Monday, December 29, 2014

A simple firing pin gauge

Whats a good method to measure the firing pin stick out as it relates to the breach face? 
I've been working on some  H&R Pardner shotguns and Handi rifles lately trying to track down the source of misfires and other such failures to perform as designed. The first hypothesis of the problem was presumed light firing pin strikes, possibly caused by short firing pin protrusion. Although this has turned out not to be the case with the two Handi rifles I am working on currently both rifles had shorter than minimum firing pin protrusion to be reliable. Having tried to measure the firing pins accurately proved a bit of a challenge as I was using the depth measurement on a dial caliper to try and get a measurement, this quickly proved inaccurate as one must hold the trigger to the rear while at the same time taking the measurement keeping the instrument perpendicular to the breach face. I knew there must be a quicker, easier and more accurate way to get the measurement I was looking for...and there was. Brownells sells a marvelous little tool that is comprised of 3 parts and costs $30. Yes, $ that wasn't going to happen any time soon. I happened to have a good stock of 0-1 in the shop so I set to work making a rough copy of the brownells firing pin protrusion gauge. Yes they make and source excellent tools but I wasn't going to pay $30 for something so easy to make myself.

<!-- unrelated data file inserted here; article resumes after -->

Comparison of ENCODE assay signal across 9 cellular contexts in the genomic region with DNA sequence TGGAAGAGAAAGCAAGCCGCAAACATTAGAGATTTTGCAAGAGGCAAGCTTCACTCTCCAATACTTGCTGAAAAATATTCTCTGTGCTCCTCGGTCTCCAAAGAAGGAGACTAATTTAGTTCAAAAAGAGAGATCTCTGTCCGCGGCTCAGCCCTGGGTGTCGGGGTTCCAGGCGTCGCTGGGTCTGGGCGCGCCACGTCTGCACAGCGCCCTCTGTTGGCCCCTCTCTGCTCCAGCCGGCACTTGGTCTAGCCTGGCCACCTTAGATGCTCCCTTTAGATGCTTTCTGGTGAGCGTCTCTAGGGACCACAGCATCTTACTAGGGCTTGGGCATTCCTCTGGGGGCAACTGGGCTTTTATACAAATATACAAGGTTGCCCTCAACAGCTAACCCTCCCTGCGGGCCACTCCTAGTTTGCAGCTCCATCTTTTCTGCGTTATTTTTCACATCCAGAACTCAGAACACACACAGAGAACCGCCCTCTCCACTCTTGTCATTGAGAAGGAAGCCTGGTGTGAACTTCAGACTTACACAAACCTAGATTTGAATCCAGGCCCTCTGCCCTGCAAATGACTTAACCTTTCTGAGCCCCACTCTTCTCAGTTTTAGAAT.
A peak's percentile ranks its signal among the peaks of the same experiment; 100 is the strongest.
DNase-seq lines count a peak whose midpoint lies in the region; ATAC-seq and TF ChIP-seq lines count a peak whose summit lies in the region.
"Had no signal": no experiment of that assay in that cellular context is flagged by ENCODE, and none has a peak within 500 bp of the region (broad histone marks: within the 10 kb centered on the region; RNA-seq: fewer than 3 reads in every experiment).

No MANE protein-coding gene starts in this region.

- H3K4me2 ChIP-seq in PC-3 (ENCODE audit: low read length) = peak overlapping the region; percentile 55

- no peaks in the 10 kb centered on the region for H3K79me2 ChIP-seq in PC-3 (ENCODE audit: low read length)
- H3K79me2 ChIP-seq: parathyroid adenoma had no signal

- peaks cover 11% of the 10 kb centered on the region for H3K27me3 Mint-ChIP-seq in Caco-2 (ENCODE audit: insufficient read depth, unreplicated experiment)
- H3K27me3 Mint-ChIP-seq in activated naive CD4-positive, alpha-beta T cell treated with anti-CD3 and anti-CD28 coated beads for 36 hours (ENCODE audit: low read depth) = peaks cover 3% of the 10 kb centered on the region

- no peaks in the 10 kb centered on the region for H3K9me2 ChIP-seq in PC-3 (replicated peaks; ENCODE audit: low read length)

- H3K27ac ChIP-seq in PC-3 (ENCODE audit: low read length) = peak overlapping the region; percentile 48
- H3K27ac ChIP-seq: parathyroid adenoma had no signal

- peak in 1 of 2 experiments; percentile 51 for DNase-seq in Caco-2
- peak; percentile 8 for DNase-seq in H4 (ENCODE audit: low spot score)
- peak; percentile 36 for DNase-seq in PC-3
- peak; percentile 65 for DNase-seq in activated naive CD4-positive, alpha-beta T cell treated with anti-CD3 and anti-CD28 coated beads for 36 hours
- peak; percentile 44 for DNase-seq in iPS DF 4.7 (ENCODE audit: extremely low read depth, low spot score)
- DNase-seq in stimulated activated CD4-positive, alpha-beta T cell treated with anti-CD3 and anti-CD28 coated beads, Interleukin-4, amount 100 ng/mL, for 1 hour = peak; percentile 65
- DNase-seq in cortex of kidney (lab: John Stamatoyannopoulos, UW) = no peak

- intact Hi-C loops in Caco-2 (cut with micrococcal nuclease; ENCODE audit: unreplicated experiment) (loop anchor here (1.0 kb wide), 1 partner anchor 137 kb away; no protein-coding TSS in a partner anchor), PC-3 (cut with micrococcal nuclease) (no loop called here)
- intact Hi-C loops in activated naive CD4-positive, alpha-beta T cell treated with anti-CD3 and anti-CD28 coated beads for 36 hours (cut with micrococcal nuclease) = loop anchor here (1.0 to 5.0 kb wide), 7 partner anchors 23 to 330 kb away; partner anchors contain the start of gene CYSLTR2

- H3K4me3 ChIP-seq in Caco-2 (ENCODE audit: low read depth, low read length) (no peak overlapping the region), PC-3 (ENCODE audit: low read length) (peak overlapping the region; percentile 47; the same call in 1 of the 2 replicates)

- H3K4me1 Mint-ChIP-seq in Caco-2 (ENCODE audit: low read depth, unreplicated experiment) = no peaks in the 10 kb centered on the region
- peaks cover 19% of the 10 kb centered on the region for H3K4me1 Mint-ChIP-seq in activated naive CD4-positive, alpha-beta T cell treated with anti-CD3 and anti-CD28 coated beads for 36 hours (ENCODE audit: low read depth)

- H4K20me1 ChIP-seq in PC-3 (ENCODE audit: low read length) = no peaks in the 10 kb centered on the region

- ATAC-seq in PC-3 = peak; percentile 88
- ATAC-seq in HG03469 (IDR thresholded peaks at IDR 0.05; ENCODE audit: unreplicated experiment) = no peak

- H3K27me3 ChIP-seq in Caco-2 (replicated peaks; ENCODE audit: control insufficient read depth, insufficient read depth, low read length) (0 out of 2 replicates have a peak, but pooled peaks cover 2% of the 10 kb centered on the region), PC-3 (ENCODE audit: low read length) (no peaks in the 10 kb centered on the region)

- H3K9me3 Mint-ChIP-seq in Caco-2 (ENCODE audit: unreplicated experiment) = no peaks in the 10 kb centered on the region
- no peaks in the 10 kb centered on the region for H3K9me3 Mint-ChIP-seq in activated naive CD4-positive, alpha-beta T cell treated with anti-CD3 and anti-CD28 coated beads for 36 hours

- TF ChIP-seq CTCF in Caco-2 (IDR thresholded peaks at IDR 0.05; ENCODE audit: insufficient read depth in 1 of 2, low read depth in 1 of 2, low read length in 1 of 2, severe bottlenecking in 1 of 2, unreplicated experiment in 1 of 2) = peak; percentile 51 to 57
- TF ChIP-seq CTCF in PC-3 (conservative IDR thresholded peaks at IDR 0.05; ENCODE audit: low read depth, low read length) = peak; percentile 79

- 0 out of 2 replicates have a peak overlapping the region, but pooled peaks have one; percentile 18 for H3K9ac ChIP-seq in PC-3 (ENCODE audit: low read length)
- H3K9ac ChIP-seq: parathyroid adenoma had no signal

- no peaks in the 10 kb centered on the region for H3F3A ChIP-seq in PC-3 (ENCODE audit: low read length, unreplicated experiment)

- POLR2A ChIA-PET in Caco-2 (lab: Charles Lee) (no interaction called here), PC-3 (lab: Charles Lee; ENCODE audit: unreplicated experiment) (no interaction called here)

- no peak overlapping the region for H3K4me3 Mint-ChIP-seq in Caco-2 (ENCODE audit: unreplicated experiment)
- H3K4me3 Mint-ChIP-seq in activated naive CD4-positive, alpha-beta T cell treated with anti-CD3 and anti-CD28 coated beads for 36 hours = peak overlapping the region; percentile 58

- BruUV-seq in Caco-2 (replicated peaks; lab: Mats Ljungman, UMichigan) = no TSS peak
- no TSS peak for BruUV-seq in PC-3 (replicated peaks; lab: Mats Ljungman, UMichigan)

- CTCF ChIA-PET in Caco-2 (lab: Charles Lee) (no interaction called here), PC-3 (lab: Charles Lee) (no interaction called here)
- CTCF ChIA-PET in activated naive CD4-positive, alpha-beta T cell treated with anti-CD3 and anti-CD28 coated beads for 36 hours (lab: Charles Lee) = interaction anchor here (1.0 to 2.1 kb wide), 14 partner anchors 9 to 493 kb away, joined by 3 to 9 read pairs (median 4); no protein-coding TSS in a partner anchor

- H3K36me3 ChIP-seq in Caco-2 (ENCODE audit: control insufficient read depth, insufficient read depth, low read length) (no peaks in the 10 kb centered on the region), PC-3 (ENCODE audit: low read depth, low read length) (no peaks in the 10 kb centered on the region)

The actual making of the tool will not be pictured here as it is fairly straight forward.
Materials include:
1/2" drill rod
1/4" drill rod
1/4" drill bit
Socket head set screw of your choice with offending tap and drill.
Lathe and necessary accouterments for the proper use thereof.

Taking your 1/2" drill rod, drill a 1/4" hole about 1" deep, take cutoff blade and part so you have a piece about 3/4" long or so, this dimension is not critical but do make sure both ends are faced. Deburr drilled hole as needed.. About 1/4" or so from one end drill and tap a hole into the side of the cylinder for your set screw.

Take your 1/4" drill rod and accurately measure and cut off a 1.000" piece making sure both ends are faced. It really can be any length you want it to be so long as its longer than the 1/2" stub you made earlier. It would save you time and math in the future though if you just took your time and made it a accurate 1.000" long.

The best things are simple, I made two of these gauges in about 45 minutes.

Tip- if you know you will be using this gauge on bolts with recessed faces it would be a great idea to turn the end farthest from the set screw hold down so it can sit inside what you think will be the smallest case head you might work with would be.

This is one possible method to measure the stick out, lets see how it works. (Photo by CP)

Might look good side to side but what you can not tell is the instrument is badly tipped causing the reading to be misleading. (Photo by CP)

Here is our gauge in action, simply tighten the set screw and take measurement with the same dial calipers from before. Don't forget to subtract the 1.000".....

Small yet critical
Simple tools like this make quick jobs of measuring critical things such as firing pin stick out on a firearm when trying to diagnose a problem. Though my issue still has not been resolved I have been able to confidently measure and eliminate the firing pin as a variable. 

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